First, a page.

Historic Buildings To Be Part Of Facade Program
The oldest building in Moose Jaw is about to receive City funding and some outside tender loving care.
At Monday evening’s meeting of Council the Downtown Facade Improvement Grant program was expanded to extend outside the Downtown core and include historic buildings as well.
Under the pilot program qualifying building owners could receive up to 50 percent of facade improvements to their buildings up to a maximum of $5,000. Additionally unless changed by this amendment the boundaries of the pilot program only included the Downtown core.
The request to expand the program came after Administration sent out an application form for the program to the owners of the oldest building in the city - the former Chinese United Church at 303 High Street West and now Fit For Life - and they applied.
After the application was received it was discovered the oldest building in the city was just outside the boundaries of the facade program. A request came from the Heritage Advisory Committee to expand the program to all heritage buildings in the city as a result.
The Downtown Facade Improvement Grant policy was hotly debated during budget considerations as Councillor Brian Swanson questioned where all of the “hidden pots of gold” were being discovered and the funds could be used elsewhere.
During that discussion Councillor Crystal Froese said the $20,000 dedicated to the project was available and otherwise would just sit in a reserve account and unused.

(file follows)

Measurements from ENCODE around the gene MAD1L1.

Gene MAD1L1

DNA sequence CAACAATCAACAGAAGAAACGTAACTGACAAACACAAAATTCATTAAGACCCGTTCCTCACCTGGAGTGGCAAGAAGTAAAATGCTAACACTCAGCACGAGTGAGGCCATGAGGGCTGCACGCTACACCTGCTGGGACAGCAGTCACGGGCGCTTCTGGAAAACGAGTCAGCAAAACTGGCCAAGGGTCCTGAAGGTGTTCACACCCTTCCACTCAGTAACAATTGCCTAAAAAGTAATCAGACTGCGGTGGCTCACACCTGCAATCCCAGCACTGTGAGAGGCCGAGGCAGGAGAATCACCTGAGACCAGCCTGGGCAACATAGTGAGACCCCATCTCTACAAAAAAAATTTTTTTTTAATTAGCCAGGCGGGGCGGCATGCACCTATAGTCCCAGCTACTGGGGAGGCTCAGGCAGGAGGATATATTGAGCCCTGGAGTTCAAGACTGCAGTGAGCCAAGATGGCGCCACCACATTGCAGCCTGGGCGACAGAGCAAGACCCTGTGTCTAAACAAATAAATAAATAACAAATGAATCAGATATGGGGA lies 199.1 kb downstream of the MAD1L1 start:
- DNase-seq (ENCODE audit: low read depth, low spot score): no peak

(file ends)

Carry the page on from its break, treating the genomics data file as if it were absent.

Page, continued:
The pilot program was only approved in a 4 - 3 vote with Councillors Scott McMann, Luhning and Swanson opposed Executive Committee Approves Facade Program
The Downtown Facade Program allows qualifying buildings to receive up to $5000 from the City on a 50/50 matching grant basis for approved facade repairs and upgrades, the program is a one year pilot project and was proposed by the Heritage Advisory Committee.
There was a provincial program in the past to assist with funding downtown facade improvements but at the time it was a highly controversial issue at Council due to the funding requirements it may have imposed on the City.
Addressing Council director of planning Michelle Sanson said the amendments to the facade program were being made to allow all municipal declared heritage properties.
The properties included in the expanded program, and outside the existing boundary for the program, are Ross School, Moose Jaw Cemetery, Jitney Dance Hall in Connors Park and the former Chinese United Church.
“There were some comments with respect to this specific application whether or not the proposed renovations complied with the heritage aspects of the building. Was it determined they didn’t if it serves my memory?” Councillor Swanson asked.
“There is some parts of the application we are not recommending for any of the grant funding. We are only recommending certain portions of it to be approved,” Sanson replied.
The facade improvements at the former Chinese United Church will cost the program $4157 based on a 50/50 share.
In a vote of 6 - 1 with Councillor Swanson opposed and Mayor Fraser Tolmie, Councillors Froese, McMann, Luhning, Chris Warren and Heather Eby in favour.